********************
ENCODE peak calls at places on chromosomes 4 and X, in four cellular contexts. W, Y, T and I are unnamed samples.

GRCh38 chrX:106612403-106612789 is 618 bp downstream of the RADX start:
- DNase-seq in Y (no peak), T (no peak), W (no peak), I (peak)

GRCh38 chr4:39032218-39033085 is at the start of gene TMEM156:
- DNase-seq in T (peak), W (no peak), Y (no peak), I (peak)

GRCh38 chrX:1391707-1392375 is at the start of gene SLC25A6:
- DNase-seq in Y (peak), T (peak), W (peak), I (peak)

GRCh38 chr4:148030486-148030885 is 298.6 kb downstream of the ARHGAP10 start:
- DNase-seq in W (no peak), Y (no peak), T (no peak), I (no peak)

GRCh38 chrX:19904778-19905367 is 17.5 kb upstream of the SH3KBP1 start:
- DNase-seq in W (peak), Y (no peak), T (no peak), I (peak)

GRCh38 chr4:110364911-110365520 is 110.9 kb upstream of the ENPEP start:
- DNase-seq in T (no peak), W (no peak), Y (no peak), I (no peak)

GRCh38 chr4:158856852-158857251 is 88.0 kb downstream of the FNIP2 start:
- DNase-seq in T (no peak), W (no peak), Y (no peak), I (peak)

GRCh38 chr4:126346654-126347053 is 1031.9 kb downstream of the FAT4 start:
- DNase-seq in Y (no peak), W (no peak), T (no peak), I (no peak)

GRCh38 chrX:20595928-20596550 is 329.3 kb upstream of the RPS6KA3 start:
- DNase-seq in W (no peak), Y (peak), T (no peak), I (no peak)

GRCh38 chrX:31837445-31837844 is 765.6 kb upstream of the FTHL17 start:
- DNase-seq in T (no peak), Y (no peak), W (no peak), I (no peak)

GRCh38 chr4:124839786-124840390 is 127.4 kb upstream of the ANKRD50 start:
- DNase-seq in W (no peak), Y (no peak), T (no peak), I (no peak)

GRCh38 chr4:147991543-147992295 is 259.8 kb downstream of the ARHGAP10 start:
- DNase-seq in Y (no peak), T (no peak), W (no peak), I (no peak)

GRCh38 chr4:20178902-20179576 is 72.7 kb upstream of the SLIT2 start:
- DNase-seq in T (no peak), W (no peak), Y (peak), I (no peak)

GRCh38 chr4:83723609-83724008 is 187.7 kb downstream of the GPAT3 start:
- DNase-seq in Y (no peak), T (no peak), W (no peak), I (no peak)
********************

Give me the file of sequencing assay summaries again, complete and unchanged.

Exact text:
ENCODE peak calls at places on chromosomes 4 and X, in four cellular contexts. W, Y, T and I are unnamed samples.

GRCh38 chrX:106612403-106612789 is 618 bp downstream of the RADX start:
- DNase-seq in Y (no peak), T (no peak), W (no peak), I (peak)

GRCh38 chr4:39032218-39033085 is at the start of gene TMEM156:
- DNase-seq in T (peak), W (no peak), Y (no peak), I (peak)

GRCh38 chrX:1391707-1392375 is at the start of gene SLC25A6:
- DNase-seq in Y (peak), T (peak), W (peak), I (peak)

GRCh38 chr4:148030486-148030885 is 298.6 kb downstream of the ARHGAP10 start:
- DNase-seq in W (no peak), Y (no peak), T (no peak), I (no peak)

GRCh38 chrX:19904778-19905367 is 17.5 kb upstream of the SH3KBP1 start:
- DNase-seq in W (peak), Y (no peak), T (no peak), I (peak)

GRCh38 chr4:110364911-110365520 is 110.9 kb upstream of the ENPEP start:
- DNase-seq in T (no peak), W (no peak), Y (no peak), I (no peak)

GRCh38 chr4:158856852-158857251 is 88.0 kb downstream of the FNIP2 start:
- DNase-seq in T (no peak), W (no peak), Y (no peak), I (peak)

GRCh38 chr4:126346654-126347053 is 1031.9 kb downstream of the FAT4 start:
- DNase-seq in Y (no peak), W (no peak), T (no peak), I (no peak)

GRCh38 chrX:20595928-20596550 is 329.3 kb upstream of the RPS6KA3 start:
- DNase-seq in W (no peak), Y (peak), T (no peak), I (no peak)

GRCh38 chrX:31837445-31837844 is 765.6 kb upstream of the FTHL17 start:
- DNase-seq in T (no peak), Y (no peak), W (no peak), I (no peak)

GRCh38 chr4:124839786-124840390 is 127.4 kb upstream of the ANKRD50 start:
- DNase-seq in W (no peak), Y (no peak), T (no peak), I (no peak)

GRCh38 chr4:147991543-147992295 is 259.8 kb downstream of the ARHGAP10 start:
- DNase-seq in Y (no peak), T (no peak), W (no peak), I (no peak)

GRCh38 chr4:20178902-20179576 is 72.7 kb upstream of the SLIT2 start:
- DNase-seq in T (no peak), W (no peak), Y (peak), I (no peak)

GRCh38 chr4:83723609-83724008 is 187.7 kb downstream of the GPAT3 start:
- DNase-seq in Y (no peak), T (no peak), W (no peak), I (no peak)